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Copper(I) chloride

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Copper(I) chloride Basic information

Product Name:
Copper(I) chloride
Synonyms:
  • cuprouschloride(cu2cl2)
  • CUPROUS CHLORIDE, 99.995%CUPROUS CHLORIDE, 99.995%CUPROUS CHLORIDE, 99.995%CUPROUS CHLORIDE, 99.995%
  • CUPROUS CHLORIDE, REAGENT (ACS)CUPROUS CHLORIDE, REAGENT (ACS)CUPROUS CHLORIDE, REAGENT (ACS)CUPROUS CHLORIDE, REAGENT (ACS)
  • Copper(I) chloride, extra pure, 97+%
  • Copper(I) chloride, extra pure, 99.99%
  • Copper(I) chloride, for analysis ACS, 90+%
  • Copper(I) chloride, purified, extra pure, 99%
  • CUPROUS CHLORIDE 99.999%
CAS:
7758-89-6
MF:
ClCu
MW:
99
EINECS:
231-842-9
Product Categories:
  • Inorganic Chemicals
  • Inorganics
  • metal halide
  • Copper Salts
  • Catalysis and Inorganic Chemistry
  • Chemical Synthesis
  • Copper
  • Materials Science
  • Metal and Ceramic Science
  • Salts
  • 29: Cu
  • Beaded Materials
  • Crystal Grade Inorganics
Mol File:
7758-89-6.mol
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Copper(I) chloride Chemical Properties

Melting point:
430 °C (lit.)
Boiling point:
1490 °C (lit.)
Density 
1.15 g/mL at 20 °C
vapor pressure 
1.3 mm Hg ( 546 °C)
refractive index 
1.93
Flash point:
1490°C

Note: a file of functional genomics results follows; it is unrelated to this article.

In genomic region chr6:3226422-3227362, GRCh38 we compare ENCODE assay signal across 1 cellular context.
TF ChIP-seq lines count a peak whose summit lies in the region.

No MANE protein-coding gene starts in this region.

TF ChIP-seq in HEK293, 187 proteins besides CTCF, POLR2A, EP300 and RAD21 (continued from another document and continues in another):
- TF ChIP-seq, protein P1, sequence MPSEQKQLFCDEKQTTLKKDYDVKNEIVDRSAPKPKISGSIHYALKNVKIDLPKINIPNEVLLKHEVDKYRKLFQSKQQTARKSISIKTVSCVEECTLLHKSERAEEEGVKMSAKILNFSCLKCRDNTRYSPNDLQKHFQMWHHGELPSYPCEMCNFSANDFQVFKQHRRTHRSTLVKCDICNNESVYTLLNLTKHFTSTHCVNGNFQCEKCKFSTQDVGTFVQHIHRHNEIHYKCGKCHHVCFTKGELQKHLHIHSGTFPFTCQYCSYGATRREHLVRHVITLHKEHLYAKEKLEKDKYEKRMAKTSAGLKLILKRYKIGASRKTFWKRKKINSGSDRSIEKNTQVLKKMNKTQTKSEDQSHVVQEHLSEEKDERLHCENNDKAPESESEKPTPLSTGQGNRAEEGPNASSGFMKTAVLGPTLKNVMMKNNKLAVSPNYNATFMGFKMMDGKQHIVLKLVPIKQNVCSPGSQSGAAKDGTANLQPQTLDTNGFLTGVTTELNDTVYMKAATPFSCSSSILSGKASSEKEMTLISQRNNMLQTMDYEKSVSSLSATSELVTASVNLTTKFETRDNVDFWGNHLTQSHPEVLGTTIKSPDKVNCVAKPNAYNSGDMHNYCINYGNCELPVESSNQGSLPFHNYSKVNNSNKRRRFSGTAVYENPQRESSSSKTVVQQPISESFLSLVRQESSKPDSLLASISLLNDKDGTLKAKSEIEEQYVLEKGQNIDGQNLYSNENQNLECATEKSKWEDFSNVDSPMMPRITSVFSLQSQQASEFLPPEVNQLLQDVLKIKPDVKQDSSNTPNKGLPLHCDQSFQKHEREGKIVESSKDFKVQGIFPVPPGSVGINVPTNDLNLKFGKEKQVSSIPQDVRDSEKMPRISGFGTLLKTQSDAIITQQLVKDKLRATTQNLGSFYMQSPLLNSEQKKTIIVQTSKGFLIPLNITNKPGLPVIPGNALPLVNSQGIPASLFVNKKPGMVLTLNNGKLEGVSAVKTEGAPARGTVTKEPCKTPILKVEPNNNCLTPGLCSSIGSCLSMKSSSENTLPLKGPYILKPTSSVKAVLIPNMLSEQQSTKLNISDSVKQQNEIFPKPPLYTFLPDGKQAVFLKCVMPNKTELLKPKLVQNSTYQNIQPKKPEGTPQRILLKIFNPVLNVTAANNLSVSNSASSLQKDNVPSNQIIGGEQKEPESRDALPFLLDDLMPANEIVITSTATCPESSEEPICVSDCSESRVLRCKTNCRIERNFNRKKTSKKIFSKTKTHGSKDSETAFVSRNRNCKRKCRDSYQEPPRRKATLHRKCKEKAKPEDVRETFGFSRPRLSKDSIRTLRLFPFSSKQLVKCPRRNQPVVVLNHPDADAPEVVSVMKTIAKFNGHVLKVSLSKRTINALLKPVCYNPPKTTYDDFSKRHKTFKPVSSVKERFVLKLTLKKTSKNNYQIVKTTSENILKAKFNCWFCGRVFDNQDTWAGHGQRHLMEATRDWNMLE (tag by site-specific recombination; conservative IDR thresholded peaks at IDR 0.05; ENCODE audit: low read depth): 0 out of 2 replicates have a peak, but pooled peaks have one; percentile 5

storage temp. 
Store at +5°C to +30°C.
solubility 
0.06 g/L (25°C)
form 
beads
color 
Slightly greenish-gray
Specific Gravity
4.14
PH
5 (50g/l, H2O, 20℃)(slurry)
Water Solubility 
0.06 g/L (25 ºC)
Sensitive 
Air & Moisture Sensitive
Crystal Structure
Hexagonal, Wurtzite (Zincite) Structure - Space Group P 63mc
Merck 
14,2660
Solubility Product Constant (Ksp)
pKsp: 6.76
Exposure limits
ACGIH: TWA 1 mg/m3
NIOSH: IDLH 100 mg/m3; TWA 1 mg/m3
Stability:
Stable. Incompatible with oxidizing agents, potassium, water. Air, light and moisture sensitive.
CAS DataBase Reference
7758-89-6(CAS DataBase Reference)
NIST Chemistry Reference
Cuprous monochloride(7758-89-6)
EPA Substance Registry System
Cuprous chloride (7758-89-6)
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Safety Information

Hazard Codes 
Xn,N
Risk Statements 
22-50/53-51/53-36/37/38-41-37/38-38
Safety Statements 
26-61-60-22-39
RIDADR 
UN 3082 9/PG 3
WGK Germany 
2
RTECS 
GL6990000
1-8-10
TSCA 
Yes
HS Code 
2827 39 85
HazardClass 
8
PackingGroup 
III
Toxicity
LD50 orally in Rabbit: 336 mg/kg

MSDS

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Copper(I) chloride Usage And Synthesis

Chemical Properties

white or pale grey powder

Chemical Properties

Copper chloride is a brownish-yellow powder.

Physical properties